Challenging Art as Cultural Systems . . . for Cliff from the Twenty-First Century: Light Shows, Shadow Plays, Pressure Points

Photo by Zai Kuning. "A Distance Between All Reality." Image courtesy of the artist, licensed under CC BY NC.

The following piece is a lightly edited version of a lecture delivered as the Clifford Geertz Memorial Lecture at Princeton University on April 25, 2019, by Michael M. J. Fischer, Professor of Anthropology and Science and Technology Studies and Andrew W. Mellon Professor in the Humanities at the Massachusetts Institute of Technology.

Dear Cliff,

In 1976 you wrote, "Art is notoriously hard to talk about. Even when made with words, it seems . . . to exist in a world of its own, beyond the reach of discourse. It is not only hard to talk about; it seems unnecessary to do so. It speaks, as we say, for itself . . . But of course, hardly anyone . . . is silent . . ." (Geertz 1976, 1473). So begins "Art as a Cultural System," in the course of which you consider Abelam art (cosmic and ritual), Renaissance art (religious and calculative), and Arabic poetry (sparring and dialogic). The essay ends alluding to Wittgenstein's notion that meaning arises in use—that what we need in discussing art is less cryptography and rather what you called a new diagnostics, "a science which can determine the meaning of things for the life that surrounds them . . . to locate in the tenor of their setting the sources of their spell" (Geertz 1976, 1499).

I want to pursue this thought and ask how meaning arises in artistic practices that attempt to grasp our emergent technological lives. These practices are often articulated in terms of scientific arts, or of a curiosity about the world and a joy in discovery that the world doesn't work the way we thought it did. They are attuned to changing notions of common sense in different parts of the world. I want, moreover, to examine this question in places like Singapore, Indonesia, or Thailand, where the categories of both anthropology and art criticism seem antiquated to what is going on, and where certain art practices seem to speak back against the simplicities of globalization, postcolonialism, neoliberalism, authoritarianism, and corruption, and do so with a sophisticated cosmopolitanism both locally rooted and globally informed.

"The contemporary," the curator-category for art that comes after the "postmodern," is not very helpful here. It evacuates or at least dulls both the specificities—geographical, historical, and technological—and the internal contestations of critique, different framings, and alternative perspectives. Art markets and patronage structures exert political economic pressures that many art practices in Singapore and South East Asia contest in a kind of para-site fashion, deploying what we used to call immanent critique or critique from within. Although much of commentary on art in Singapore and Southeast Asia is still coded in twentieth-century terms of identity politics, obsessions with history, and liberal gestures towards multicultural dialogue, I wager that something new is being made evident in Asia. Here, there is a new form of synthetic realism—expressed in both an openness to the technological future, and a critique of the transnational present that is hard to find in Europe and the United States. This synthetic realism is made up partly of gritty survivorship of war (both World War II and the Cold War with its guerrilla insurgencies and rough security state responses), and partly of an ability to metabolize transnational circulations into local and regional gaming. Gaming, artificial intelligence, bodily practices, and molecular and ecological sensibilities all contribute to a new Asian common sense for the twenty-first century. Singapore is an experimental space for the meritocratic world's thin membranes of control and out-of-control life. Art lies in the fault lines of culture, sometimes as sparkling gold, sometimes as water, ice, and gas that expand and crack the fault lines further open. Singapore is of interest because it is so twenty-first century, so first world, and yet geographically afloat in the deep exchange circuits of Asia. It is, on the surface at least, hypermodern, testing all the newest technologies from self-driving vehicles to blockchain fintech.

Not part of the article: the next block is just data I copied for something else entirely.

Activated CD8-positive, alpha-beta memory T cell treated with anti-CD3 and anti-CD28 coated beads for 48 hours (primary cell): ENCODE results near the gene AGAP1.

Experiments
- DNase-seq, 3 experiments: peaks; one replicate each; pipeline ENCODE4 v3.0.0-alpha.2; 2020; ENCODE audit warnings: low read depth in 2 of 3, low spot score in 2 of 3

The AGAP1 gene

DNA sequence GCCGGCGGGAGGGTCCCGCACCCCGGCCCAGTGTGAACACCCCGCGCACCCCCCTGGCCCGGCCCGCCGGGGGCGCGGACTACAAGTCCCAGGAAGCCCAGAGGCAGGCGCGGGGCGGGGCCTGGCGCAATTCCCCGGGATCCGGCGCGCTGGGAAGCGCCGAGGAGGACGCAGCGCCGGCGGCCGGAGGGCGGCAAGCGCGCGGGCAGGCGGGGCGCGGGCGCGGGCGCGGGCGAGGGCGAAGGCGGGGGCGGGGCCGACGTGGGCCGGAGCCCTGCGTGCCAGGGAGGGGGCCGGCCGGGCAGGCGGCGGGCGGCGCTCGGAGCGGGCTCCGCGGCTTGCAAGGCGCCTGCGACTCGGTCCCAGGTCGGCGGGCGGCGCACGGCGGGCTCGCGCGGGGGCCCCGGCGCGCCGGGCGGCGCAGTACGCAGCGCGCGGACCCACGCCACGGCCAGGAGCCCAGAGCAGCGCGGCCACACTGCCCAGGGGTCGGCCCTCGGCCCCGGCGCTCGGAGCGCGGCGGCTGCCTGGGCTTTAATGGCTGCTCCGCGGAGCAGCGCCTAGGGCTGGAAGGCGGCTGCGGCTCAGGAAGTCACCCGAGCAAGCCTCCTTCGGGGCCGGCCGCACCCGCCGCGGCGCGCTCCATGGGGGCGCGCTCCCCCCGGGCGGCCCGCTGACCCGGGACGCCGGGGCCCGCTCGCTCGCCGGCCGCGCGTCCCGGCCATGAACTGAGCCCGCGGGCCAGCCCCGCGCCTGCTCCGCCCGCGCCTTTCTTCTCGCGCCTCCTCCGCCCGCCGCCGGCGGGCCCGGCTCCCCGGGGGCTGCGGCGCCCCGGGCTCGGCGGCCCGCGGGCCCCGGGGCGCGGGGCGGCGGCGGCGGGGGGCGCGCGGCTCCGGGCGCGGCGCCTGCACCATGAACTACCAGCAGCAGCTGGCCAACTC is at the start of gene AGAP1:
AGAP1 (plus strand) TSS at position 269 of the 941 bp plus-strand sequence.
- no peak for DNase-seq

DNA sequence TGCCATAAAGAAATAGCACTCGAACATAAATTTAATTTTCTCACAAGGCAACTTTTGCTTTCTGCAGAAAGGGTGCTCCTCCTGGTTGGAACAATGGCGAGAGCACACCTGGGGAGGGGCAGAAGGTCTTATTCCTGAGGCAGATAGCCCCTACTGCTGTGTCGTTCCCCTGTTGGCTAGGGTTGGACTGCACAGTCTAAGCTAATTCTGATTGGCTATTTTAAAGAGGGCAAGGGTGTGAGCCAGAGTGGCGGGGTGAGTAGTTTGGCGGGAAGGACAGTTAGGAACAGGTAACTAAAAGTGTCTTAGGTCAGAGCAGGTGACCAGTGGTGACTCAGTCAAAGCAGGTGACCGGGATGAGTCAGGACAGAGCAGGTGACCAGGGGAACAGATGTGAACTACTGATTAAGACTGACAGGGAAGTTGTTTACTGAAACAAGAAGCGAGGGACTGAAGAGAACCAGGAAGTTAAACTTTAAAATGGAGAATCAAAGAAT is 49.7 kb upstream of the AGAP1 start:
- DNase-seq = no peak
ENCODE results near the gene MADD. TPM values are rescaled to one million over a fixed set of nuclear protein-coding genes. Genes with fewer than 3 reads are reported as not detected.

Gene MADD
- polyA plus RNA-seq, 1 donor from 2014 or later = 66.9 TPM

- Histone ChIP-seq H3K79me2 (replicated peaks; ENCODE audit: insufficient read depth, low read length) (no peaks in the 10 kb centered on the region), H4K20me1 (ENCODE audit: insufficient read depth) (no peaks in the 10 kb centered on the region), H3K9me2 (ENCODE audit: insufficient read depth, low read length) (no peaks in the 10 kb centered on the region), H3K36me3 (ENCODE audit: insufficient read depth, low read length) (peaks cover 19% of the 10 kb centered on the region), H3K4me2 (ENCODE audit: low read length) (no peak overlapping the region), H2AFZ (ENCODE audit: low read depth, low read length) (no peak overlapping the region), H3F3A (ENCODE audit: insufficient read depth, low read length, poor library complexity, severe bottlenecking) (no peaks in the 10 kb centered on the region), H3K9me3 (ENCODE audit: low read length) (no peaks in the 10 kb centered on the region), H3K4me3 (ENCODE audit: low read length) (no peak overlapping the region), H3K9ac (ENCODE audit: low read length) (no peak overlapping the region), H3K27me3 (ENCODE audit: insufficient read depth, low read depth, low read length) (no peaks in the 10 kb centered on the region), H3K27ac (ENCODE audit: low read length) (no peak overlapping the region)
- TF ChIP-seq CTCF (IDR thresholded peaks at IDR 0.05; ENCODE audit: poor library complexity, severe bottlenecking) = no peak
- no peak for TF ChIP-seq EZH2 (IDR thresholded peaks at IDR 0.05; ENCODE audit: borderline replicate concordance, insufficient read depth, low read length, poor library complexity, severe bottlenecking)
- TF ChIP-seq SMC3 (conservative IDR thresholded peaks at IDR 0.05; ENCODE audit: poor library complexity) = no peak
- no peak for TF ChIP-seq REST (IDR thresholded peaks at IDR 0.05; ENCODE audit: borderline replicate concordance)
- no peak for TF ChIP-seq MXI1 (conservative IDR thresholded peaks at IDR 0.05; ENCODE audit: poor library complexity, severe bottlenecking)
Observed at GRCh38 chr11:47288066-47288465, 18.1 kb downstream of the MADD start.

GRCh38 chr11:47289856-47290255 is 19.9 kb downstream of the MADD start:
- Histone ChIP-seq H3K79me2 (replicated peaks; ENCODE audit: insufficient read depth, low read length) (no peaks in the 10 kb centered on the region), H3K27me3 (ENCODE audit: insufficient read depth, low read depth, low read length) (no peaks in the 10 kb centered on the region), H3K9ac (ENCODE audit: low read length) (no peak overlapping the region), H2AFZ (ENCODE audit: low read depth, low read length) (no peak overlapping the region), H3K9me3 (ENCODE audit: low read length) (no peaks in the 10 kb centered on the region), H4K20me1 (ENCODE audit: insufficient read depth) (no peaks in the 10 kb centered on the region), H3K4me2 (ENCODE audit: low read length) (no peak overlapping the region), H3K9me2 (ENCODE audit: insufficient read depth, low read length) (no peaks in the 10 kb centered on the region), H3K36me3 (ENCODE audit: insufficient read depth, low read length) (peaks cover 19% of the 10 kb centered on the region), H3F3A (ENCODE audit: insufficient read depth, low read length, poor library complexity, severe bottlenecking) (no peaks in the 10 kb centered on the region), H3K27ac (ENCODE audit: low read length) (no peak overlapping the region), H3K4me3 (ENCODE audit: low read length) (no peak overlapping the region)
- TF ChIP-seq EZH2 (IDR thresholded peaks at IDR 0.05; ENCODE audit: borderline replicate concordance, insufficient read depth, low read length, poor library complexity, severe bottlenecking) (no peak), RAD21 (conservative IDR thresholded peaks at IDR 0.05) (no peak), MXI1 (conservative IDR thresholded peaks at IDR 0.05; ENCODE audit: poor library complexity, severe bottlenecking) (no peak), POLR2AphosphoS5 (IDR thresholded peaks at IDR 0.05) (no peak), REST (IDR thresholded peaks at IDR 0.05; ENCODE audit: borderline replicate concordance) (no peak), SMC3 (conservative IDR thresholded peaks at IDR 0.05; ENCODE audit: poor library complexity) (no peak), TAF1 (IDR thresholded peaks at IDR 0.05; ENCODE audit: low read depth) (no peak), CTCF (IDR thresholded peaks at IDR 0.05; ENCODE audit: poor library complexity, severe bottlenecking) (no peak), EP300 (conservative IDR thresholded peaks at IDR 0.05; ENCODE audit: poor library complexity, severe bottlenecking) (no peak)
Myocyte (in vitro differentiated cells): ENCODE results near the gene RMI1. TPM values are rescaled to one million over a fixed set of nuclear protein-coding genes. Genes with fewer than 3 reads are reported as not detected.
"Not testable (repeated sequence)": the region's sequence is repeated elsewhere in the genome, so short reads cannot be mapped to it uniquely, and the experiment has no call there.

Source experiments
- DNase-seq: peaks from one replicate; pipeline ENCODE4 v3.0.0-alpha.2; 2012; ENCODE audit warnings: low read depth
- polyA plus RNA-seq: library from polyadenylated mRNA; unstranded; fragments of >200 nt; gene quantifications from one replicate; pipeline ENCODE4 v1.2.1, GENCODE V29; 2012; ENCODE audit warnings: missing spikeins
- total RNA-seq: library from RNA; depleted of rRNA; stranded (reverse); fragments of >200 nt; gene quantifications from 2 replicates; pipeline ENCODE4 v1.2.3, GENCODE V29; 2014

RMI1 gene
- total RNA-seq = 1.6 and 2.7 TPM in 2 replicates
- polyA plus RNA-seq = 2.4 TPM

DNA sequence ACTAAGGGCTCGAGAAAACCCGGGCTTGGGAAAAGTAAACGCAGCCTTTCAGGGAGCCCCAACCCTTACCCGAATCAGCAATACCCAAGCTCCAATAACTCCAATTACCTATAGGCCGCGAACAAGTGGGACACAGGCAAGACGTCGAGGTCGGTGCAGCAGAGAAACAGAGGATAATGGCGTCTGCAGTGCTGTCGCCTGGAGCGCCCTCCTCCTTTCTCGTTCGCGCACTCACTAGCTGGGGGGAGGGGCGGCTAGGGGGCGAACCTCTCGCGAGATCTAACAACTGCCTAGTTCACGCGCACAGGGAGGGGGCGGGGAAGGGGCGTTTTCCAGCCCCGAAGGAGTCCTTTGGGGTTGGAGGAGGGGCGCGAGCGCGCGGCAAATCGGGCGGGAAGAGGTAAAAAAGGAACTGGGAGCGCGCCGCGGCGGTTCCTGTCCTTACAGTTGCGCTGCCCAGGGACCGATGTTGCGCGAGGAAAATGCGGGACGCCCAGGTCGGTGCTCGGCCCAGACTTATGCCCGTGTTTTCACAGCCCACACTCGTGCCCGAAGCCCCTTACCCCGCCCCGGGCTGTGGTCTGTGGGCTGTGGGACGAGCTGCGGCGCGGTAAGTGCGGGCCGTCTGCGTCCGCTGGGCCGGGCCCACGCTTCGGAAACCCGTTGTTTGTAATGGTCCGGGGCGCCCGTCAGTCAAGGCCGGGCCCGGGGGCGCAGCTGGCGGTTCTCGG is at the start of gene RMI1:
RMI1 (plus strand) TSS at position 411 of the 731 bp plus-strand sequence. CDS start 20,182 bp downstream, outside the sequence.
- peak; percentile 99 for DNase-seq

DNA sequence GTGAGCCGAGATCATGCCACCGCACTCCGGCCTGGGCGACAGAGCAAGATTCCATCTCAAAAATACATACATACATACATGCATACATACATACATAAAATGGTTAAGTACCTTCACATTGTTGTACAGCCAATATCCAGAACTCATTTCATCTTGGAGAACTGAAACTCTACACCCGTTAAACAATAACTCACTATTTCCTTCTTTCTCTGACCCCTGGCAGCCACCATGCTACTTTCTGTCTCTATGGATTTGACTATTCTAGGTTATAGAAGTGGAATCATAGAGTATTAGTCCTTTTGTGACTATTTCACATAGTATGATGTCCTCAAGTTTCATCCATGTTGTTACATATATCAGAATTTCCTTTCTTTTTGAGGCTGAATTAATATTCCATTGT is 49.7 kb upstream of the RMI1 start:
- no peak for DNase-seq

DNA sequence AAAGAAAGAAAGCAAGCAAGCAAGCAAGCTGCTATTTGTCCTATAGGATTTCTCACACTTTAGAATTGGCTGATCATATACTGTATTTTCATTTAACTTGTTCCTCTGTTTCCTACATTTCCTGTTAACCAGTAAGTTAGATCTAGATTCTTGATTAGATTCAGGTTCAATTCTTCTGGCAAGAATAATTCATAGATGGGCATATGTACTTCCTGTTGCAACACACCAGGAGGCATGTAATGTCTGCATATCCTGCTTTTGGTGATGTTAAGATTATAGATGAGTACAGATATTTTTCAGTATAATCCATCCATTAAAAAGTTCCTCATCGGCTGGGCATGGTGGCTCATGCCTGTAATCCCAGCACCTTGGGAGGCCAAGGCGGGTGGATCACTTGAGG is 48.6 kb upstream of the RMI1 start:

I'm interested in what I will call light shows, shadow plays, and pressure points and will try my hand at a tactic you, Cliff, once called slideshows of lives and works (Geertz 1988). Three more rules of writing I've imposed on this experiment. First, can one compose an ethnography of a place, or global skein of networks—I am still my father's son, half geographer—using primarily a montage of artworks and the discourses of the artists, privileging the artists rather than constantly referring to Euro-American theorists? Second, can one do this with a balance of female and male voices, and a balance of ethnic voices beyond the official plural society's four "races"? Third, can one write a piece on Singapore without personalizing it in the figure of Lee Kuan Yew, the longest serving Prime Minister? What is the balance of immersion versus explanation that listeners/readers can absorb?

The fault lines I focus on here involve safe seas, gender relations, muscle, and emotional memory in performance arts, civil society activation, and smart society biopolitics. The technological media range from high-end video and subliminal music, to calligraphy in rattan and yoga, to collective language learning and artists' networking.